Cindy Hyde-Smith and the Left's Linguistic Quicksand
If you want to know how decadent our electoral system has become, a good measure can be obtained by examining the Mississippi Senate runoff election being held Tuesday.
At a time when the country is at a crossroads that may well determine our future for years to come, the issue at the fulcrum of this vote isn’t border security; it isn’t tax policy or the national debt; it isn’t health care or the economy. Nope, the driving issue (at least according to our beloved national media) is an off-the-cuff joke made by one of the candidates that had absolutely nothing to do with the election.
If you follow the news, you already know the joke made by Republican incumbent Cindy Hyde-Smith about her host at a campaign event: “If he invited me to a public hanging, I’d be on the front row.”
You could certainly understand if opponents of capital punishment took offense at Hyde-Smith’s light-hearted remark -- she said it laughingly -- about a “public hanging,” but that’s not who was offended. Rather the entire Democratic Party provided its own private interpretation of the term and determined with zero evidence that she was referring not to a lawful public execution but to a lynching -- and not just any lynching but the lynching of a black man. Again, I emphasize, with no evidence. If there were any evidence in her history that Cindy Hyde-Smith is a racist, she would have been disowned long ago.
But Mike Espy, her Democratic opponent in the runoff, is a black man, and for whatever reason in our aspirationally color-blind society, that has invited the worst possible interpretation of Hyde-Smith’s remarks. Mississippi certainly has a right to be sensitive about its ugly history of slavery, lynchings, Jim Crow and more. No one can tolerate a return to that despicable race hatred. In the interest of fairness, however, let’s not jump to conclusions about the character of the woman appointed in April to the seat of Thad Cochran, who resigned for health reasons. Let’s not just accept the attack on her moral authority without making an allowance for the possibility that her words were innocent. Face it, the left has its own language and its own set of rules for using it, and Republicans tread on linguistic quicksand whenever they step beyond the bounds of progressive orthodoxy.
Consider how in recent weeks, for instance, the left has co-opted the word “nationalist” and deemed it to have as an invisible but requisite modifier the word “white.” According to the left you cannot be a nationalist without being a white nationalist. Tell that to black nationalists like Marcus Garvey, Malcolm X or Stokely Carmichael. It turns out that adjectives do matter after all, but not to Democratic Party strategists hunting out any reason to paint Republicans as racists.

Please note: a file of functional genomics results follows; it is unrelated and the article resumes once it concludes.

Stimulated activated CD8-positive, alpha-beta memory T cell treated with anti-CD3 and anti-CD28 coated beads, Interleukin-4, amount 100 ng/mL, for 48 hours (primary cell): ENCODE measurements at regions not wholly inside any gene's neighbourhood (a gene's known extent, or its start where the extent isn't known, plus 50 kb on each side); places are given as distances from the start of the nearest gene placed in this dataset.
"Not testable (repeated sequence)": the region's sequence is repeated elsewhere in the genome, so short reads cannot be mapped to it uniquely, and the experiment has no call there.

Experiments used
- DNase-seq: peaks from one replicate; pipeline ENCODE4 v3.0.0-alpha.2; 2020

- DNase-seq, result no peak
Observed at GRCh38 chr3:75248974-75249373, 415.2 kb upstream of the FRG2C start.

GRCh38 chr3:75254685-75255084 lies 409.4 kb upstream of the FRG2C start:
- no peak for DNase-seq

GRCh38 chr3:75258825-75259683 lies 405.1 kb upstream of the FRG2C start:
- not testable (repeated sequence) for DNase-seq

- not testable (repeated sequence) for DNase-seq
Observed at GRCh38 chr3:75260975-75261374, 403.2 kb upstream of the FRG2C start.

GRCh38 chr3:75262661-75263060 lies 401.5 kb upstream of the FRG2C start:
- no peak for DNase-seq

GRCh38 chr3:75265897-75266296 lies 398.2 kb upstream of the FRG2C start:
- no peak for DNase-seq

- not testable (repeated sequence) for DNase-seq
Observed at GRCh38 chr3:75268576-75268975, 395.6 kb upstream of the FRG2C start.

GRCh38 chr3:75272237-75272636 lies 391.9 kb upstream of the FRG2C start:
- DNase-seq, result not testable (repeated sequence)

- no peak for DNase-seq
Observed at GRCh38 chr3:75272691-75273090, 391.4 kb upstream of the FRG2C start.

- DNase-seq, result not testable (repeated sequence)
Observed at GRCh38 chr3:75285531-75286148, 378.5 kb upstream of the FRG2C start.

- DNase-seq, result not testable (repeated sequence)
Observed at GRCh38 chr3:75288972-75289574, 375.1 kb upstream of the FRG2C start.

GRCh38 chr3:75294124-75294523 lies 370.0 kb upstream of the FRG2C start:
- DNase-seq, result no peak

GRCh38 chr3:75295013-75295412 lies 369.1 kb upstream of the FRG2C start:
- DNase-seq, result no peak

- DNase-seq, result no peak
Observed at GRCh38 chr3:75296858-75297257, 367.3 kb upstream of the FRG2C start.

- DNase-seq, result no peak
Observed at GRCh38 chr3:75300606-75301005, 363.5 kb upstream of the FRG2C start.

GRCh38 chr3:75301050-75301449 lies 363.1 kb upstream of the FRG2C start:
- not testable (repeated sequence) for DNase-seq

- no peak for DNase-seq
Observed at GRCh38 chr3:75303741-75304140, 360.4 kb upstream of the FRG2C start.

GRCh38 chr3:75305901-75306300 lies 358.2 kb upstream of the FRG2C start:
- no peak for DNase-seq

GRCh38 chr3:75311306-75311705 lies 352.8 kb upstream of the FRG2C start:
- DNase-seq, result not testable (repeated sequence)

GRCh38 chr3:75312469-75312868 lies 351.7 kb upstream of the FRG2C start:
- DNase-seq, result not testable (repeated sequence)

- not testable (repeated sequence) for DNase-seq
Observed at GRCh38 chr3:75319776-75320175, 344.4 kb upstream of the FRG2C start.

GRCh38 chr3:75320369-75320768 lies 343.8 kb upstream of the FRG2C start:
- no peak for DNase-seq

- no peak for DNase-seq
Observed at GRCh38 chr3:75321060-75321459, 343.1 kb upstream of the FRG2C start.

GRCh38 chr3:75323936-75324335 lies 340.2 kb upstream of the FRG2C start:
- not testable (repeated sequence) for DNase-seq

Which brings us back to Cindy Hyde-Smith and her maladroit reference to receiving an invitation to a public hanging. I don’t presume to know where that phrase came from in her consciousness, but I feel pretty comfortable asserting that because she is a politician — with a politician’s typical survival instinct — she would not have said it if, in her mind, it conveyed any reference to lynching or to race. Instead it seems quite likely to represent exactly what she said it did: “an exaggerated expression of regard” for the person who had invited her to the speaking engagement.
I suspect the colloquialism may have reflected the timidity expected of women of earlier generations when confronted with the harsh realities of public life — including a public execution. In other words, a genteel woman would prefer to be any place but a public execution, but if the invitation came from someone held in high regard, then the lady would put aside her daintiness and stomach the unpleasantness of violent death. This interpretation seems to make much more sense of Hyde-Smith’s casual remark than veiled racism.
Of course, you can certainly make the case that it was a foolish thing for a candidate to say, but that does not make it racist. “Public hanging” generally refers to a lawful execution, not to lynching, and there is ample evidence that public hangings in the late 19th and early 20th centuries were indeed attended by those who had received a written invitation.
A well-researched essay on the topic appears on the Atlas Obscura website, with many examples of such invitations provided, and author Allison Meier notes that “the extreme refinement of the invitations seemed to be trying to take some of the barbarism out of death.” Now if we could only take the barbarism out of partisan politics, maybe we could start to put the civil back into civilization as well.